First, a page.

Bali is soft. Bali is easy. Through the mist and rain I shoot photo after photo, convinced that if I could reach through the viewfinder of my camera to touch the terraced rice paddies they would feel like the softest down fur on a baby rabbit.
If Eskimos have over one hundred names for different kinds of ice, then Balinese surely must have hundreds of names for different shades of green. From the lime green of tender new rice shoots to the brown-green of rice ready to be harvested, every hue is represented. From the misty green of rice fields at dawn’s first light to the saturated greens at sunset, every luminosity has its moment at some point during the day.
This is a beautiful island and I have only begun to investigate it. From Ubud my guide and I traveled west through small villages and medium size towns as we made our way up and over the mountains. We stopped to watch men harvest cloves from tall trees using long poles with hooks on the end and women bundling long, skinny string beans for sale at the market. I walked through one village, snapping shots of naked children frolicking in the river. I watched, incredulous, as women walked uphill and downhill while balancing 50 pound sacks of rice on their heads, without using even one hand to steady the load.
We reached the black sand beaches of the north coast late in the afternoon and are staying at the Baruna Beach Cottages, an oceanfront hotel in the town of Lovina. While the rooms are not in the best shape, the grounds are spectacular, with a turquoise pool overlooking the narrow beach, waves that gently lap the shore, and heavenly ocean views – not to mention that the price was certainly right at $24 per night, including breakfast. Few tourists venture this far afield in Bali and we practically have the place to ourselves. In fact, I believe I was the only customer for dinner this evening so I read a book and watched the sun go down over the ocean as I enjoyed my $2 meal. I ordered a traditional Balinese dish called Gado Gado but I would rename it God, Oh! God, Oh! – it was that good. A heap of vegetables sauteed in peanut sauce were topped with a layer of the fluffiest homemade tofu I have ever tasted, then topped off with a quartered, almost-hard-boiled egg. As if this pile of food wasn’t enough it was accompanied by a huge scoop of steamed rice. It was a delicious and welcome change from the bland and tiresome Vietnamese fare I have been eating for the past two weeks.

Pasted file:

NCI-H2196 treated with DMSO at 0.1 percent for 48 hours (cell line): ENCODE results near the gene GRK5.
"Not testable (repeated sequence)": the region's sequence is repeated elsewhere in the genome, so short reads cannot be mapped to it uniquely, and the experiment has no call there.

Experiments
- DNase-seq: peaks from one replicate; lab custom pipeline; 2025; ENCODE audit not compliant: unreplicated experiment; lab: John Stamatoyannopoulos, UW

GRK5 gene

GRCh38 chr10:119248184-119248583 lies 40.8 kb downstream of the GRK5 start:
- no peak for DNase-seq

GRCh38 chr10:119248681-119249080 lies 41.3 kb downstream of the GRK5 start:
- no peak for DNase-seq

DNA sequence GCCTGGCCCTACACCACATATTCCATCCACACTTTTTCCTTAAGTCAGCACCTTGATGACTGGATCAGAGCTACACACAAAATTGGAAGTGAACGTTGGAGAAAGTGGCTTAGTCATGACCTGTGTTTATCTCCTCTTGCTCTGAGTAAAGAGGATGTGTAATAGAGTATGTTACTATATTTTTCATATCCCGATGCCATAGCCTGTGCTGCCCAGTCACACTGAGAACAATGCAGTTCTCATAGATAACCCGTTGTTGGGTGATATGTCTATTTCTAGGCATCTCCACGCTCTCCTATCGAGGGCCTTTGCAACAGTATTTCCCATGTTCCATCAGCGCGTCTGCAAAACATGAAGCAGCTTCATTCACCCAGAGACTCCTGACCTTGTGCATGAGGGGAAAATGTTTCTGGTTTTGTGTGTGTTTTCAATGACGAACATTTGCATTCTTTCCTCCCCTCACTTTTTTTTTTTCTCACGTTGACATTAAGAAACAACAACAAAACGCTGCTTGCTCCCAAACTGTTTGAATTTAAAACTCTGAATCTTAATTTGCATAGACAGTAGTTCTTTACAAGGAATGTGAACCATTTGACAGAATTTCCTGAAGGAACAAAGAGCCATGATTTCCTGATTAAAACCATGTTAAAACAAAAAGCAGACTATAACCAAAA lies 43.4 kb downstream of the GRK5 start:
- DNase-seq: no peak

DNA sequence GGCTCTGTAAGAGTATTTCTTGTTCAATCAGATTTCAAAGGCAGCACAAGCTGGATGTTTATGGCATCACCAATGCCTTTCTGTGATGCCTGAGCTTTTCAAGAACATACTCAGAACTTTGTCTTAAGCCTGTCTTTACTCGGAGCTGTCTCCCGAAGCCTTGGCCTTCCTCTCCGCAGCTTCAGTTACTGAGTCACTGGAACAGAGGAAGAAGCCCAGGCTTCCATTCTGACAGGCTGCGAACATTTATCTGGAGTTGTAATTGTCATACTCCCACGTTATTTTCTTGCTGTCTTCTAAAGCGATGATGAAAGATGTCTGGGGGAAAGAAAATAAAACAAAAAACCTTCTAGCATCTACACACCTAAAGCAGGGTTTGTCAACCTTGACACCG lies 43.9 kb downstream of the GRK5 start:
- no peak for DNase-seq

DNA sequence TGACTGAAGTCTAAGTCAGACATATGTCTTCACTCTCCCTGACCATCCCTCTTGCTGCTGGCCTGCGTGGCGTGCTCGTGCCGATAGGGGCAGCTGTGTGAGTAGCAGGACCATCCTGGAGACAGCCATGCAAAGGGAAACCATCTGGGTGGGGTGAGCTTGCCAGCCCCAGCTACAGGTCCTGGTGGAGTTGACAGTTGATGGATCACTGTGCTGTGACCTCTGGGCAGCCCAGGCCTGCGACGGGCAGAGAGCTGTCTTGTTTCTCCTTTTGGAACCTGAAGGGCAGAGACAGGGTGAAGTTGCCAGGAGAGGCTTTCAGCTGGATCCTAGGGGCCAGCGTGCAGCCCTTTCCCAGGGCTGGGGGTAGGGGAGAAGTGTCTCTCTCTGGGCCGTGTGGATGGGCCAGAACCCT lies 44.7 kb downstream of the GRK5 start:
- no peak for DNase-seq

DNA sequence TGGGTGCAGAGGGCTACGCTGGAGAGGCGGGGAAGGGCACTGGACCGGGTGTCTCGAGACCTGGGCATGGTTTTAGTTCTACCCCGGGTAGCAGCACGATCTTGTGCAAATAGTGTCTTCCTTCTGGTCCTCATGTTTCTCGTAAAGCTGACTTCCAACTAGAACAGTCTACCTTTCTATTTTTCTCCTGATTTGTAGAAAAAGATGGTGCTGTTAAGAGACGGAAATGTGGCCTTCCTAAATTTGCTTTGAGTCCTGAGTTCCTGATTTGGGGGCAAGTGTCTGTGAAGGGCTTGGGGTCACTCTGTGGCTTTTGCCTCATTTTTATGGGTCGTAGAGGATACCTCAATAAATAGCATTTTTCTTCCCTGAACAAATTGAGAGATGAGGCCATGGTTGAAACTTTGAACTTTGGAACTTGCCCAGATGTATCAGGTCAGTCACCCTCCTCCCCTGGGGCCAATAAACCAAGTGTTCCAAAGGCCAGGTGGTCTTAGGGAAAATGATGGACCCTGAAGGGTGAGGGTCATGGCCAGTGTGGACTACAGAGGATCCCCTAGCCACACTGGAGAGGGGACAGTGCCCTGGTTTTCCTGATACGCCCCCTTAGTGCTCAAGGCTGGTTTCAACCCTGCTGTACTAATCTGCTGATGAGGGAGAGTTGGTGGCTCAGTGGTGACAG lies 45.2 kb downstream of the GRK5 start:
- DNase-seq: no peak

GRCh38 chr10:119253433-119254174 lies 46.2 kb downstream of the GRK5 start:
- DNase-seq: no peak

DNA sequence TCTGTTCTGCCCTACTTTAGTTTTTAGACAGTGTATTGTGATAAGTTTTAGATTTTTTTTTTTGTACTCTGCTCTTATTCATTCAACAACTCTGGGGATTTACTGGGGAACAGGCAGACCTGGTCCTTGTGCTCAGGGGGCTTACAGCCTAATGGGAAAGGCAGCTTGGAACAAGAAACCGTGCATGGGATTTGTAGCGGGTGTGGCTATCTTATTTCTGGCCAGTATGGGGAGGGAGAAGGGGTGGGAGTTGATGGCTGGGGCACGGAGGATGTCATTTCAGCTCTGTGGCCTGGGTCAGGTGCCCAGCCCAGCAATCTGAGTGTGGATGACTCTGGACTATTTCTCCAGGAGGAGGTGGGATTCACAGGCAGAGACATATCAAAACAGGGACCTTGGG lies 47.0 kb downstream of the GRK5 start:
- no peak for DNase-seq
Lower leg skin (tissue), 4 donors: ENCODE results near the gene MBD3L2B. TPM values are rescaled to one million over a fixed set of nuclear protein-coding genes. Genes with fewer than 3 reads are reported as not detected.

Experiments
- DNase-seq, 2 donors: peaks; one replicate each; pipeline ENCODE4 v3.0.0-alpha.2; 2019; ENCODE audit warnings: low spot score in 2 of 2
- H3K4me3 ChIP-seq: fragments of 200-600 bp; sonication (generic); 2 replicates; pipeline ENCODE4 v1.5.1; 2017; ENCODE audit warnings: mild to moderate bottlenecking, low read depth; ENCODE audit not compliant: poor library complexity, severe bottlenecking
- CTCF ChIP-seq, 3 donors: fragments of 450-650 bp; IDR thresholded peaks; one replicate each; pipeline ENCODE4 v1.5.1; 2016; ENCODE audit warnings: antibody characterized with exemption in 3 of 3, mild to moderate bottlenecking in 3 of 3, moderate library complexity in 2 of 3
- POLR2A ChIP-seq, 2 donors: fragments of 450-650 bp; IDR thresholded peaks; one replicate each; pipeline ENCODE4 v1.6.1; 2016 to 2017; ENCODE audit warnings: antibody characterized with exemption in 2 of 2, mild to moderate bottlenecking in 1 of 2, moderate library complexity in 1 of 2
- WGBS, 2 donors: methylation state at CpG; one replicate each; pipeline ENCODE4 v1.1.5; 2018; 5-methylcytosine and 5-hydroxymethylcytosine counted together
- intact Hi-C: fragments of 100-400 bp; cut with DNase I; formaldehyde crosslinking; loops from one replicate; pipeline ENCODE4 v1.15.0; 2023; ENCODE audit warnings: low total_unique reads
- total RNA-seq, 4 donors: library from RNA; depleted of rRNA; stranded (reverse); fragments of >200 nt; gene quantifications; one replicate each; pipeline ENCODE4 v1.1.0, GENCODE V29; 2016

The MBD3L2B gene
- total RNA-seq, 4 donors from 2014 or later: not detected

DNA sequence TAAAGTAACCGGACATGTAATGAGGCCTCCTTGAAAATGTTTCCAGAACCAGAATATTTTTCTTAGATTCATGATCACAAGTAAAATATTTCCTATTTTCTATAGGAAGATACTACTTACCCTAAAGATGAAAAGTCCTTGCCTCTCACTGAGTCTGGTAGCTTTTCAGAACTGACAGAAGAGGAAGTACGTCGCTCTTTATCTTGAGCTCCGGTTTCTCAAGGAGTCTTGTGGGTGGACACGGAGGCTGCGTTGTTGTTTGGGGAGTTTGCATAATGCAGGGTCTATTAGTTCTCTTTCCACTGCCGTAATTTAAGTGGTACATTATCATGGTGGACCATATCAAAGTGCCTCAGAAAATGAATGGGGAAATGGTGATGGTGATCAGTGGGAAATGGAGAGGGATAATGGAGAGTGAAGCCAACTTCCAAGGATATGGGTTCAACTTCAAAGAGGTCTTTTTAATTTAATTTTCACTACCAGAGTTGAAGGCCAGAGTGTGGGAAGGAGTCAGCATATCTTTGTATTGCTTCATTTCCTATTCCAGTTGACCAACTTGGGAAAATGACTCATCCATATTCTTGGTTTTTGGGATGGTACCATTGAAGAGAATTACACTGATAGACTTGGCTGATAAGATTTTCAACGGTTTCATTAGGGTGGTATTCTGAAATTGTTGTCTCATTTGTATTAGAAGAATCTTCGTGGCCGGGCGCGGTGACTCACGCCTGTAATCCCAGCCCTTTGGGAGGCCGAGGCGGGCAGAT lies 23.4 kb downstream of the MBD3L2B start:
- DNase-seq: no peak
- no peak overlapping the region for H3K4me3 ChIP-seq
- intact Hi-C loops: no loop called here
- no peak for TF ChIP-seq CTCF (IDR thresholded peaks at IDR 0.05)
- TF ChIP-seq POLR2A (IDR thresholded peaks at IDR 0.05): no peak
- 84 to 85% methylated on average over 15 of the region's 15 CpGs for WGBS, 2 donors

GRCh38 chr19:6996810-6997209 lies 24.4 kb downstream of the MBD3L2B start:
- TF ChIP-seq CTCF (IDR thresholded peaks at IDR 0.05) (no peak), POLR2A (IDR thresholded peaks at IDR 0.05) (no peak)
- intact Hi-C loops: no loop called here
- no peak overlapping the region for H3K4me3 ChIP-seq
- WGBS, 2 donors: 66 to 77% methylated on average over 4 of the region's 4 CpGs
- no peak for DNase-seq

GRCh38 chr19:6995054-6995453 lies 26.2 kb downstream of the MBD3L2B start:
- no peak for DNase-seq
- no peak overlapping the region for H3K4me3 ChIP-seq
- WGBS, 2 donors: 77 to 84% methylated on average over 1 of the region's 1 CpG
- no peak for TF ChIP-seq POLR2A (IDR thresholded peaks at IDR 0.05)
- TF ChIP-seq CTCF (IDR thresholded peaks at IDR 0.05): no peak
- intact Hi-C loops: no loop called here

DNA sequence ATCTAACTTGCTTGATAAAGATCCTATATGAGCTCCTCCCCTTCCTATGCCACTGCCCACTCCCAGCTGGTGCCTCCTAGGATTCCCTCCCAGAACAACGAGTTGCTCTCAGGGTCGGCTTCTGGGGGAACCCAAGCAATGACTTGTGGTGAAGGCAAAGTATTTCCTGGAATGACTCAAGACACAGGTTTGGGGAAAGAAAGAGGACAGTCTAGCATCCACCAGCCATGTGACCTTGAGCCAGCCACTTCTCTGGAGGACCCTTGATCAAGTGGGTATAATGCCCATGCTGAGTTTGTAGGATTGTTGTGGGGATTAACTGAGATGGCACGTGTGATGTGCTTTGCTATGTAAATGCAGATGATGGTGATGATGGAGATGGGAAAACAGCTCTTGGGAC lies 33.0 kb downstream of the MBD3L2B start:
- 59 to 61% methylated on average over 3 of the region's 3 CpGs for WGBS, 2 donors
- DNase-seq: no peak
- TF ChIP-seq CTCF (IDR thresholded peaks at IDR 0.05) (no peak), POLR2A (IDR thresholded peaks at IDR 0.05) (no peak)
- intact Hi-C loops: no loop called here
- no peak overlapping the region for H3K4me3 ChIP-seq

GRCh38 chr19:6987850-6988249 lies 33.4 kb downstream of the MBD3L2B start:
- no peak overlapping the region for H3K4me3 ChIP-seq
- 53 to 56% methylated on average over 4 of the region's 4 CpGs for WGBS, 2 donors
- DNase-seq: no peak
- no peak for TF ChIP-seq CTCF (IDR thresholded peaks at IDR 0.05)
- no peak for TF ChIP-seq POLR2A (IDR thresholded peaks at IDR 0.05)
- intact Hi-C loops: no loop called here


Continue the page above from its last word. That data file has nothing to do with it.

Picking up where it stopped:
Tomorrow we reverse directions and head east with plans to visit some major temples and natural hot springs as we wend our way along the northern coast. Hope fully the rain will end at some point. The law of averages says I am due for a sunny day sometime soon.